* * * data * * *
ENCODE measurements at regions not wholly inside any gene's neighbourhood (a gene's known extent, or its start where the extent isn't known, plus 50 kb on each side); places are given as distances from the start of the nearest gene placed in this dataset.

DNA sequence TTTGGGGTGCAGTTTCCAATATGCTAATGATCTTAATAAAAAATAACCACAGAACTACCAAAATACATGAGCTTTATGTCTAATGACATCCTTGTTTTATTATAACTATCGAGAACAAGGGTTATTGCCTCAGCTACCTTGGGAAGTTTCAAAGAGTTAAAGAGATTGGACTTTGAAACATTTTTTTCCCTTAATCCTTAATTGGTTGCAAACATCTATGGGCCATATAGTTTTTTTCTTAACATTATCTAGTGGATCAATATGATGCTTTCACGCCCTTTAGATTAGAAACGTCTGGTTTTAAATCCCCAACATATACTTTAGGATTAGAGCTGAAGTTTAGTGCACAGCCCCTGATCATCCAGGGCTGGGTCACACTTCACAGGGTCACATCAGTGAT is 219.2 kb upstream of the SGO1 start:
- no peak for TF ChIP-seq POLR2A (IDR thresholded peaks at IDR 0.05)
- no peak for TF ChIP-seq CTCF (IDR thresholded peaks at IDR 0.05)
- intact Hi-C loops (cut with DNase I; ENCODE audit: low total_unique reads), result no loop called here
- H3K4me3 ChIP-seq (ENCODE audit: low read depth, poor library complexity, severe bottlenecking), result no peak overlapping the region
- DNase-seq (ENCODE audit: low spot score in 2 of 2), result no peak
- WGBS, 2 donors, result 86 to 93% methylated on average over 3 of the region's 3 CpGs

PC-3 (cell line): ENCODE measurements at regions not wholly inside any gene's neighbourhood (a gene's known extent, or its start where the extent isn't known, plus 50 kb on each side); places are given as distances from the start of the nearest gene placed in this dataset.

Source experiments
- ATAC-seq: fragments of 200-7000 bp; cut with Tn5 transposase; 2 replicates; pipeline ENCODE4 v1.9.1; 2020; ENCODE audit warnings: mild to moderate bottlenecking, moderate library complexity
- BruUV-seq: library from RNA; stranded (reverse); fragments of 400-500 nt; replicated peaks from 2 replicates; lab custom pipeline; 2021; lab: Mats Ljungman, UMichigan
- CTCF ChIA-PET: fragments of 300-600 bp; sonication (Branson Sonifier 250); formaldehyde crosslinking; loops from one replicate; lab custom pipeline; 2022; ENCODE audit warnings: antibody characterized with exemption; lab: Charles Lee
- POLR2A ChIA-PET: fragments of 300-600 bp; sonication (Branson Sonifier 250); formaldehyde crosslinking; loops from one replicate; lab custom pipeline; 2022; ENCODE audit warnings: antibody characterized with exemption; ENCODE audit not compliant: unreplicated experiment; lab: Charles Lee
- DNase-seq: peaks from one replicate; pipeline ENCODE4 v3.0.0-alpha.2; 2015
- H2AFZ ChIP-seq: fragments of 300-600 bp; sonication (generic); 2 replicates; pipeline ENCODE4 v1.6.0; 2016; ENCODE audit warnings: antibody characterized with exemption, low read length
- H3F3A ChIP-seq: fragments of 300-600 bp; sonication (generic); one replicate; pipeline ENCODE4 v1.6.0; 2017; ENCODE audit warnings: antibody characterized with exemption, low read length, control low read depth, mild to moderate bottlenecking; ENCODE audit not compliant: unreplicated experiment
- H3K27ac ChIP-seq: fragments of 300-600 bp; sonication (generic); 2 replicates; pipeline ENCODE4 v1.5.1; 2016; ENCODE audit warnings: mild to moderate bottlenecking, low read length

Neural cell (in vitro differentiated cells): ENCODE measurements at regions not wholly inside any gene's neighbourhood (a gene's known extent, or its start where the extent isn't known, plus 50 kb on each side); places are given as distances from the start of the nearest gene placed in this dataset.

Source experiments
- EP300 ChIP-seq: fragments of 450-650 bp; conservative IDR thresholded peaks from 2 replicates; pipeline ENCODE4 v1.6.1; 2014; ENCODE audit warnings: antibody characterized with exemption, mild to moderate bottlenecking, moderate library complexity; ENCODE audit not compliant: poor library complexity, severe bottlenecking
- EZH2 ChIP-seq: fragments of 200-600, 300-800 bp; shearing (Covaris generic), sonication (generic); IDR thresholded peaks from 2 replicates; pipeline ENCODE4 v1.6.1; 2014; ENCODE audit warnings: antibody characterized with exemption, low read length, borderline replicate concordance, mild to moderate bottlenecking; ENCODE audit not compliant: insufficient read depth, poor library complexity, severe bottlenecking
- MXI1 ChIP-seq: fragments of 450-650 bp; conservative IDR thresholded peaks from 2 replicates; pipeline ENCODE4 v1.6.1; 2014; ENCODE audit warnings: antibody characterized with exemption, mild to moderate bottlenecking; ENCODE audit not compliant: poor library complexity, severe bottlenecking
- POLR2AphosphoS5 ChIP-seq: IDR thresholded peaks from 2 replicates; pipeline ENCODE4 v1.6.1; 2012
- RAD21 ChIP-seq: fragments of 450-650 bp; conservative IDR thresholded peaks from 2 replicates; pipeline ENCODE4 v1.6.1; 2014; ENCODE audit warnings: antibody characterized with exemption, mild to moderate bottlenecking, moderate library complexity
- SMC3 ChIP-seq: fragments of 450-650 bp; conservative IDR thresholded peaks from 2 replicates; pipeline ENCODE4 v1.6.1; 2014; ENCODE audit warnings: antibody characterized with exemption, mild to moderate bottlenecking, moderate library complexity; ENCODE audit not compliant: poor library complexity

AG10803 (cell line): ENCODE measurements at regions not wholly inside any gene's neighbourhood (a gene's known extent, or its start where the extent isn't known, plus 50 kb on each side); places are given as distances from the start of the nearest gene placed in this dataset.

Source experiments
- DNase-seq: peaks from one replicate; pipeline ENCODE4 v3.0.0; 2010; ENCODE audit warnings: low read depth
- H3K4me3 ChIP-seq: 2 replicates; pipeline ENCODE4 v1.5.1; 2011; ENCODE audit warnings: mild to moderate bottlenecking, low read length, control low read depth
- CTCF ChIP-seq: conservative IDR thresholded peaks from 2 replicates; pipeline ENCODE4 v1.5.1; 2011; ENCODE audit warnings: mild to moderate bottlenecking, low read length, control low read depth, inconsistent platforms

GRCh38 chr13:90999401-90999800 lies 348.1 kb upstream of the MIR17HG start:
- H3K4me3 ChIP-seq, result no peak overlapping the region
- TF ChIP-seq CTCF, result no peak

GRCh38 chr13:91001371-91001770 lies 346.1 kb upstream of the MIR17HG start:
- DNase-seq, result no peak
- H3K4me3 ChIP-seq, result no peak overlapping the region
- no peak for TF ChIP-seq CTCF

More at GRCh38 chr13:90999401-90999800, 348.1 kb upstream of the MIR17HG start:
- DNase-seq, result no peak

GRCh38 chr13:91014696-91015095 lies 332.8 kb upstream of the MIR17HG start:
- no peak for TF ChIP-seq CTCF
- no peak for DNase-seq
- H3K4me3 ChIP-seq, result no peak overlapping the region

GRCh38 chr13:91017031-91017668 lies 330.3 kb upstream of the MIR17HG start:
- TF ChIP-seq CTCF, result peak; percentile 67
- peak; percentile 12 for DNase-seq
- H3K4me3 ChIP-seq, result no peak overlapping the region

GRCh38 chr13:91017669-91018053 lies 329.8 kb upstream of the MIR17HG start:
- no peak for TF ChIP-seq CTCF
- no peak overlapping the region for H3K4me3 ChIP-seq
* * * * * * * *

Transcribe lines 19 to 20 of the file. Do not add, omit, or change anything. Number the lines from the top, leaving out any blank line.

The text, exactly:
Neural cell (in vitro differentiated cells): ENCODE measurements at regions not wholly inside any gene's neighbourhood (a gene's known extent, or its start where the extent isn't known, plus 50 kb on each side); places are given as distances from the start of the nearest gene placed in this dataset.

Source experiments